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Microbes seen controlling action of host's genes

Date: 19.5.2017 

All animals-from sea sponges to modern-day humans-evolved in a world already teeming with microbes. These single-celled microorganisms now cover practically every surface of our bodies and are as much a part of our biology as our own tissues and organs. They educate our immune system, regulate our metabolism, and as it turns out, even influence our behavior. 
Kredit: James M. Davison.

Duke researchers have shown that microbes can control the actions of their animal hosts by manipulating the molecular machinery of animal cells, triggering patterns of gene expression that consequently contribute to health and disease. The work, which was conducted in zebrafish and mice, could have implications for human inflammatory bowel diseases like Crohn's disease and ulcerative colitis. The findings appear in the journal Genome Research.

"Our results suggest that ancient parts of our genome and ancient interactions with our microbes are relevant to modern-day human diseases," said John F. Rawls, Ph.D., senior author of the study and associate professor of molecular genetics and microbiology at Duke University School of Medicine.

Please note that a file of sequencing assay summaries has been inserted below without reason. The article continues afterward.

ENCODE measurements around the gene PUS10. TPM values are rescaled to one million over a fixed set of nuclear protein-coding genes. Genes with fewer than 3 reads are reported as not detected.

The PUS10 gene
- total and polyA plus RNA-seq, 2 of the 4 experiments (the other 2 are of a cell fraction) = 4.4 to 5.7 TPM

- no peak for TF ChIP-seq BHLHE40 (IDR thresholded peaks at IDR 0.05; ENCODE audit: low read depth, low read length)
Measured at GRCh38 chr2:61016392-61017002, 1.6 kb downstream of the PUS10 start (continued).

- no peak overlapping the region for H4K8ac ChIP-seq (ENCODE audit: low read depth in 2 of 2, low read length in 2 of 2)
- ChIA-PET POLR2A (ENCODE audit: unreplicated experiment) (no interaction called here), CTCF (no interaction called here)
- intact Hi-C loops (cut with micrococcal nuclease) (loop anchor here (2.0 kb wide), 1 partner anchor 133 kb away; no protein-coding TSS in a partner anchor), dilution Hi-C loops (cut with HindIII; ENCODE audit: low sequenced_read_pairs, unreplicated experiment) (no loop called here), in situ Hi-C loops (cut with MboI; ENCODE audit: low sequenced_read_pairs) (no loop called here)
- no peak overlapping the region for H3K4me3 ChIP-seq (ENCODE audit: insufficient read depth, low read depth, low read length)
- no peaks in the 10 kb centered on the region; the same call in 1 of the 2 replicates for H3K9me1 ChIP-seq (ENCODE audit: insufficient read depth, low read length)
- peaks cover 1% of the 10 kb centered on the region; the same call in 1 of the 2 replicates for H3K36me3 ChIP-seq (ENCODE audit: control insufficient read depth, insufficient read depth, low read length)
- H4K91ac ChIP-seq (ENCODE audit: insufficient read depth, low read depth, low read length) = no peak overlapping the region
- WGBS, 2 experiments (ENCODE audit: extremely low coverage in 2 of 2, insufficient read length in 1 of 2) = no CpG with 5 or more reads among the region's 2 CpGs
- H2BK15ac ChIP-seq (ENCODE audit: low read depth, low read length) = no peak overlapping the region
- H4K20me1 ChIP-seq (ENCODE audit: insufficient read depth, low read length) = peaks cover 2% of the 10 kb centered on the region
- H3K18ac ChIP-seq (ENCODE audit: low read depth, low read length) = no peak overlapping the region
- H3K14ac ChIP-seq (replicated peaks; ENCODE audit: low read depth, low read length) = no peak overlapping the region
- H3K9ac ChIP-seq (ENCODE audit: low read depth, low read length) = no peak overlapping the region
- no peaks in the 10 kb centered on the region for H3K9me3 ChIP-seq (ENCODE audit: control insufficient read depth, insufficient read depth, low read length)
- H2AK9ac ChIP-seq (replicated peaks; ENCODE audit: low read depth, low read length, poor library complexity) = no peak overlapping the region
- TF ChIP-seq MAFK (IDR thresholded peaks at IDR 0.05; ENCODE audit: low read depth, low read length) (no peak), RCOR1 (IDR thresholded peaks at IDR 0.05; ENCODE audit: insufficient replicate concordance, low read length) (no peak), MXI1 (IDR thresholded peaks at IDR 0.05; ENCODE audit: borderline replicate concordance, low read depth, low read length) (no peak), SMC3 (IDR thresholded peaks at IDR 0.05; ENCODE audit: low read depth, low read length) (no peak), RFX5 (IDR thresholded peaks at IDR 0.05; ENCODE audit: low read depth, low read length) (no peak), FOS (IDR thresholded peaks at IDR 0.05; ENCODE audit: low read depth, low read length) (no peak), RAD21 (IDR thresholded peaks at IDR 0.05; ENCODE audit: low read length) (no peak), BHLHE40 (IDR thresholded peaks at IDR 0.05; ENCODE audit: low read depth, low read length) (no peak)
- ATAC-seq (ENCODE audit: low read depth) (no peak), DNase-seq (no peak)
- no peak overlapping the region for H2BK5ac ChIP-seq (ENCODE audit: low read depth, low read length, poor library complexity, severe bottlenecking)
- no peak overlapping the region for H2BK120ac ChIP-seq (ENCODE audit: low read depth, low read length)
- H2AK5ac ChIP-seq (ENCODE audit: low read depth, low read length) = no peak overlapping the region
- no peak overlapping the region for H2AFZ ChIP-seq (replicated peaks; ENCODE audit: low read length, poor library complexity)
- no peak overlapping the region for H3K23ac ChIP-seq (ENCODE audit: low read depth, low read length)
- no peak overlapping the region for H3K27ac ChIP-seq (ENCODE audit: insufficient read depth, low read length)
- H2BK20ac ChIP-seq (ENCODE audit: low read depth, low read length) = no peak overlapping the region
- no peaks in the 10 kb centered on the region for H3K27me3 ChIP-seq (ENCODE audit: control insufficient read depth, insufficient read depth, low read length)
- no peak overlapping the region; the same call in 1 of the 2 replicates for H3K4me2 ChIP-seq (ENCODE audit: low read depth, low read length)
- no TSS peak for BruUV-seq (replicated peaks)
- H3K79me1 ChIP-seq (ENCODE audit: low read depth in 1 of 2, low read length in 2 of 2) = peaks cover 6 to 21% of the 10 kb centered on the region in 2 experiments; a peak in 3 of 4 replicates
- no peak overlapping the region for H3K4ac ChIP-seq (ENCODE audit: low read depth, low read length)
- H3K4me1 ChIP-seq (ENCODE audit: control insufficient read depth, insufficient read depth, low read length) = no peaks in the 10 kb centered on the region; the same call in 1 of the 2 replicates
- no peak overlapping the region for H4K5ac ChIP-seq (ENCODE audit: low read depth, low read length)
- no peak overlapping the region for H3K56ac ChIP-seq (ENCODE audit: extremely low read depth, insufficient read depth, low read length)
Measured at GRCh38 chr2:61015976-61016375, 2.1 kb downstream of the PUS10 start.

A graduate student in the Rawls lab, James M. Davison, compared genetic regions linked with gene regulation in two sets of mice: one that was germ-free and one that had their bellies loaded with microbes. He discovered that a large number of enhancers behaved differently in the presence of microbes. When he looked closer, he found that some of these elements bound a protein called Hnf4a, an ancient animal transcription factor that had previously been implicated in a number of human diseases, including inflammatory bowel diseases, obesity and diabetes.



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